BSPS Trustees chairman Allan Johnston said: " The BSPS Trustees are pleased that Tata Steel UK has agreed to sponsor the new scheme, subject to qualifying conditions.
"Although the Pension Protection Fund is an important safeguard for pension schemes generally, the trustees believe that the BSPS has sufficient assets to fund benefits in the new scheme that will be better than PPF compensation for most members, and to do so on a low-risk basis sustainably into the future.
"We are satisfied that separation of the BSPS from Tata Steel is necessary to avoid an insolvency of Tata Steel UK. The terms agreed for separation will secure a better outcome for the BSPS and its members than insolvency. It is the best outcome that could be achieved in the circumstances."
Lesley Titcomb, Chief Executive of the Pensions Regulator (TPR), said: "We do not agree to these types of arrangements lightly but after several months of robust negotiations in this case, we believe that it is the best possible outcome for everyone involved in what is a very difficult situation.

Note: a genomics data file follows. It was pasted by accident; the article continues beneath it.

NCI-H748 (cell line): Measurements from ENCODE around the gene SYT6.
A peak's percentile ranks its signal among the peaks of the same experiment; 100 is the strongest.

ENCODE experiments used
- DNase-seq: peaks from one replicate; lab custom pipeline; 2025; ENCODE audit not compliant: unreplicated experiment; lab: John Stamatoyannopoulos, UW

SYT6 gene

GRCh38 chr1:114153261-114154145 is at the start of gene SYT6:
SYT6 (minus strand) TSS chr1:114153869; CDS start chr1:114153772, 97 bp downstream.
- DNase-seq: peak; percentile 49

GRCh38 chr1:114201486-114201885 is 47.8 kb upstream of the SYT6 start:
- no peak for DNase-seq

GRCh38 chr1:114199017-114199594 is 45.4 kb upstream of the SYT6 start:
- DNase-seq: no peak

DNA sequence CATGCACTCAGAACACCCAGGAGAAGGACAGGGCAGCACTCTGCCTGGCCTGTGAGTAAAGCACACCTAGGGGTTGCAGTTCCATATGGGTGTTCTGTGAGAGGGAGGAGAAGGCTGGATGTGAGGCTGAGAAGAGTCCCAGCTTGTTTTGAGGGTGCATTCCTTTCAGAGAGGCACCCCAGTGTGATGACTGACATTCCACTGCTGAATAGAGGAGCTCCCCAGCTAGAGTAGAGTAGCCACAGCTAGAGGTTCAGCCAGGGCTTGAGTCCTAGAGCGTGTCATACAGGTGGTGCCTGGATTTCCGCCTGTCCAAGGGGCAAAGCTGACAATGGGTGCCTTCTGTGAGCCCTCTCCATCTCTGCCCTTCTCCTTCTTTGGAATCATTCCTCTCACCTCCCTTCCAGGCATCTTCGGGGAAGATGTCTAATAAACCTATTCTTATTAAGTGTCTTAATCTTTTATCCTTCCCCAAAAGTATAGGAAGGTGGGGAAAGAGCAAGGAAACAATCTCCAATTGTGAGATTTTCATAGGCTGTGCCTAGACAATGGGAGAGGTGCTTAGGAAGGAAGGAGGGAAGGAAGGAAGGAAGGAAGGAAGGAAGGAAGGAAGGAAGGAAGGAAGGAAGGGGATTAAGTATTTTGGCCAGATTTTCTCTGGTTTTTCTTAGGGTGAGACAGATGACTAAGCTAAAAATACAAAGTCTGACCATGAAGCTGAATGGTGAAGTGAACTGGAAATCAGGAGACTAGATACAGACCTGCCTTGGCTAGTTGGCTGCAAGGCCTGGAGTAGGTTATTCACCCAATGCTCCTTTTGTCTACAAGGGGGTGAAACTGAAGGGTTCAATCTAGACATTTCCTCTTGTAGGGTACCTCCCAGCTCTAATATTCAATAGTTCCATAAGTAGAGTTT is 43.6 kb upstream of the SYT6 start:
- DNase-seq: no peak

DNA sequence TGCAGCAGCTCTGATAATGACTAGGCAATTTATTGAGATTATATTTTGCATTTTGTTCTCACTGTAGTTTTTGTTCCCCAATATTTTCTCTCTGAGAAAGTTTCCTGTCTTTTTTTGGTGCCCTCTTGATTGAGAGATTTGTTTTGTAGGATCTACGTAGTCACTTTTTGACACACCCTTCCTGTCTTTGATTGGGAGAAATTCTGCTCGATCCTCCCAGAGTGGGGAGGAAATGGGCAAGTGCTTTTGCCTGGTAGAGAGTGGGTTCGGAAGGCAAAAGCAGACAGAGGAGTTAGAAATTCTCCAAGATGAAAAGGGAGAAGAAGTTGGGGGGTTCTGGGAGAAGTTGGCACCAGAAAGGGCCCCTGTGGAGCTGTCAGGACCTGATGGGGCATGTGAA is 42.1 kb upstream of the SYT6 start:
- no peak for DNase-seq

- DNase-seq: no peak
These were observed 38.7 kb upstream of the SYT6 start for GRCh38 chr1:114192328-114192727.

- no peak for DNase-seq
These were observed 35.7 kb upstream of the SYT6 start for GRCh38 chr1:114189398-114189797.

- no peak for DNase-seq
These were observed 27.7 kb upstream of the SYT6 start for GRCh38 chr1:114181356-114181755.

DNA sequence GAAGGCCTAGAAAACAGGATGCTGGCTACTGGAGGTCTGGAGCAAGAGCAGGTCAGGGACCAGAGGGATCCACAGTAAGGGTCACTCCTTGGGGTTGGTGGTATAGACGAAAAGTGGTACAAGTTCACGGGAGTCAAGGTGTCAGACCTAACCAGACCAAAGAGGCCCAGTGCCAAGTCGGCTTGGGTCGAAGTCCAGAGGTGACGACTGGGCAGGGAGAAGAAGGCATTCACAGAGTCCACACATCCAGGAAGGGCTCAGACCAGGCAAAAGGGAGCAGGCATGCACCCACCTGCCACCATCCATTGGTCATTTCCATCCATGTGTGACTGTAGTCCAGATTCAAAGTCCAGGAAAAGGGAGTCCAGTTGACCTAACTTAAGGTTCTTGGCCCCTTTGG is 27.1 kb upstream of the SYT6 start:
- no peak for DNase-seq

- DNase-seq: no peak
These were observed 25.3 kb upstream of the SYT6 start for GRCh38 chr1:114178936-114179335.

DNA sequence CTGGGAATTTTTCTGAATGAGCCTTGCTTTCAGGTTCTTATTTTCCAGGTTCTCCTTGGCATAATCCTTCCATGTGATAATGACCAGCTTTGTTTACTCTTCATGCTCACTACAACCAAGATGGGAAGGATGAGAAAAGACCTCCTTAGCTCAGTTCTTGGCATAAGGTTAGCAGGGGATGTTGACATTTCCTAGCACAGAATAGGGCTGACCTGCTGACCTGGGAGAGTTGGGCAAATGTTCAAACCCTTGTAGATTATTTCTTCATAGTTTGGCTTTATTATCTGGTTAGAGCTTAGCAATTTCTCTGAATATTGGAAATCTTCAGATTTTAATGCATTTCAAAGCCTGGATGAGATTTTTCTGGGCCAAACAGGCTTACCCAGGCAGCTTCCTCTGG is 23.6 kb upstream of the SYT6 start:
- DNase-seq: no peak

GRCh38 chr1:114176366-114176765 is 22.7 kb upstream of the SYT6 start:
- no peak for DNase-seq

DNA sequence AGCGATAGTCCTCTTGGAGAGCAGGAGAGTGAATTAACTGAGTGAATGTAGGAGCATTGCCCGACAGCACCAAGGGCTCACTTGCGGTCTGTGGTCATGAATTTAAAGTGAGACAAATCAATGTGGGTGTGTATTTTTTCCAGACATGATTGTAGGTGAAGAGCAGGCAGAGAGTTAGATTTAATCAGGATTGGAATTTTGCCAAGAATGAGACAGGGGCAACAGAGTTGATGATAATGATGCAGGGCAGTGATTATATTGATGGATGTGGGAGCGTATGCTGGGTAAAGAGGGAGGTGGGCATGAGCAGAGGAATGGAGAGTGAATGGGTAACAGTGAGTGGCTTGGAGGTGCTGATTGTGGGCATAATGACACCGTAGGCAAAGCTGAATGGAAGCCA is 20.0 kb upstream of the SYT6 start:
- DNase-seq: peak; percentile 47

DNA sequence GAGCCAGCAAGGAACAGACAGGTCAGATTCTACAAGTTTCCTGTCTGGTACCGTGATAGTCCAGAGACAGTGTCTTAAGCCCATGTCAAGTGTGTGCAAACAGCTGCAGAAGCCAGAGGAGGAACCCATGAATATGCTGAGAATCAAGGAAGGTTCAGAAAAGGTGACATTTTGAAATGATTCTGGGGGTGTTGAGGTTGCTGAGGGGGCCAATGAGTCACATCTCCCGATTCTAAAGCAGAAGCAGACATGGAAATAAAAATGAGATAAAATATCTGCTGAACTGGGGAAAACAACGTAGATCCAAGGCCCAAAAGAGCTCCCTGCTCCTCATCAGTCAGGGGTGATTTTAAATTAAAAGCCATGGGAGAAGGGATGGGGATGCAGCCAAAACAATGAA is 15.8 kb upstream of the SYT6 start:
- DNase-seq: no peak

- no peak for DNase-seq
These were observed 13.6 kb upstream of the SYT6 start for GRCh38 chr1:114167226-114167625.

"TPR is willing to work closely and constructively with employers who face real challenges in meeting their pension obligations due to difficult trading conditions. Our focus will always be on protecting members and the PPF. We have worked closely with the scheme trustees and the Pension Protection Fund to maximise the value received by the scheme.
"This proposal brings greater certainty for pension scheme members and unlocks the possibility of restructuring the company, which in turn could lead to preserving jobs.
"We are pleased that the employer has also agreed to sponsor a new scheme which has the potential to deliver higher benefits than PPF levels."
Shadow business secretary Rebecca Long-Bailey said: "This is a welcome announcement which finally puts an end to the months of uncertainty that tens of thousands of steelworkers have faced.
"Trade unions representing steel workers have worked tirelessly to secure workers' futures and protect Britain's steel industry, which people and communities across the UK rely on.
"The company must ensure they continue to engage with unions so their members get the support and guidance they need."